"You look back at what he delivered for us, not just the regular season, but he's been solid and reliable in the playoffs. He's assumed some important matchups and important minutes," Quenneville said. "Last year, we didn't have him on the back end and watching him this year, it was the perfect fit him coming back."

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The Blackhawks' defensive group hasn't changed much since Oduya's first stint here. The system probably hasn't been altered much, either. Still, Oduya's not taking anything for granted and is trying to get back on the same page quickly.

"Same as the last time I came into a great hockey team and I really just want to get up to speed and up to date as quickly as possible," Oduya said. "Little things that may have changed. I want to fit in as well as I can. That's the idea anyone has coming in late in the year. The guys here make it pretty easy; the coaching staff is familiar with the way I play and helps speed up things a little more."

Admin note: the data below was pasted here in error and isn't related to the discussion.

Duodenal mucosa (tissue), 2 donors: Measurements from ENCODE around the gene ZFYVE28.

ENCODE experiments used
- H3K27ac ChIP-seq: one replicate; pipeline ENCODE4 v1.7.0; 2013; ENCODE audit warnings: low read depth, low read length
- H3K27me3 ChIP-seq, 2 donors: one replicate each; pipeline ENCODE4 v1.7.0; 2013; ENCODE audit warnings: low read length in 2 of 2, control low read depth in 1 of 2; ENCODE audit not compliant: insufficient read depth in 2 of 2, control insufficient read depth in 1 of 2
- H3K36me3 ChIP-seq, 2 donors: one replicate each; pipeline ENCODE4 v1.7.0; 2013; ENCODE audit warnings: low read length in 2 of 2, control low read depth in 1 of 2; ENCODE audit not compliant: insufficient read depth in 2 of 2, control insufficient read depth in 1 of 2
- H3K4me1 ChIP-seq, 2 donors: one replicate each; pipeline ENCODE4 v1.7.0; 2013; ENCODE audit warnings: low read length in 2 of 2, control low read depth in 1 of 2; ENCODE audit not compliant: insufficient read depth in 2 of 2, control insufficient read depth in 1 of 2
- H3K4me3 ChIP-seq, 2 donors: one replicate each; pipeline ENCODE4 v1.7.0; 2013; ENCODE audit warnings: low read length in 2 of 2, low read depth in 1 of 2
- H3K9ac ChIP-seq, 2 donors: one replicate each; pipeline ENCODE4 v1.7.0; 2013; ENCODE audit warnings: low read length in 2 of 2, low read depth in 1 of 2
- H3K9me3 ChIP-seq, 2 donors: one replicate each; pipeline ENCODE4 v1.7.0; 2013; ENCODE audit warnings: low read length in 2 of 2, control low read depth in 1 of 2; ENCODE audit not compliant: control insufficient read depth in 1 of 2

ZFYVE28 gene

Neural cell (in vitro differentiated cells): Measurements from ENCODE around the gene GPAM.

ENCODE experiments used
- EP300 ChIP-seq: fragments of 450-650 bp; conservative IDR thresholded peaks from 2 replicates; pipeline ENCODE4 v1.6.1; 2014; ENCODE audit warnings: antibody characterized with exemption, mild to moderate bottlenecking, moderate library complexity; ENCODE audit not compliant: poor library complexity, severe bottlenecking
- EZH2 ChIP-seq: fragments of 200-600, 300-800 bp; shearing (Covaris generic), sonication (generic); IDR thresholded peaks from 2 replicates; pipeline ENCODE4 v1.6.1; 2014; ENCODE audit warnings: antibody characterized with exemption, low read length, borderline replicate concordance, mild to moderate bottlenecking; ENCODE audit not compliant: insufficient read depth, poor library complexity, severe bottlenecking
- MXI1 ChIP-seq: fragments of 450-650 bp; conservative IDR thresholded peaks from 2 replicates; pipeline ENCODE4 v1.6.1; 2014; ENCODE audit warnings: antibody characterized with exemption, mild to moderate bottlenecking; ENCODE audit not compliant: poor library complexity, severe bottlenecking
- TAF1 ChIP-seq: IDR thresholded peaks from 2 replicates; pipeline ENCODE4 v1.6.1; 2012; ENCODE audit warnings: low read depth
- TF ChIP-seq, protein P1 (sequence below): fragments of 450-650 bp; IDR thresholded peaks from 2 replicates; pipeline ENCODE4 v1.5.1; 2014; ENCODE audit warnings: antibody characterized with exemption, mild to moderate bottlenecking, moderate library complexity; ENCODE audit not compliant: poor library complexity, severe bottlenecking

The Blackhawks are trying to be their best heading into the postseason. So is Oduya. He needed a little extra time to get back to health and he may still need a little time to get back to speed, but he's just about there. 

"I feel pretty good. Of course it's a lot easier when you have guys around you you've seen before, a coaching staff," Oduya said. "It's a work in progress, anyway. I want to be better, I want to evolve with the team and want us to be better, too. It's a work in progress."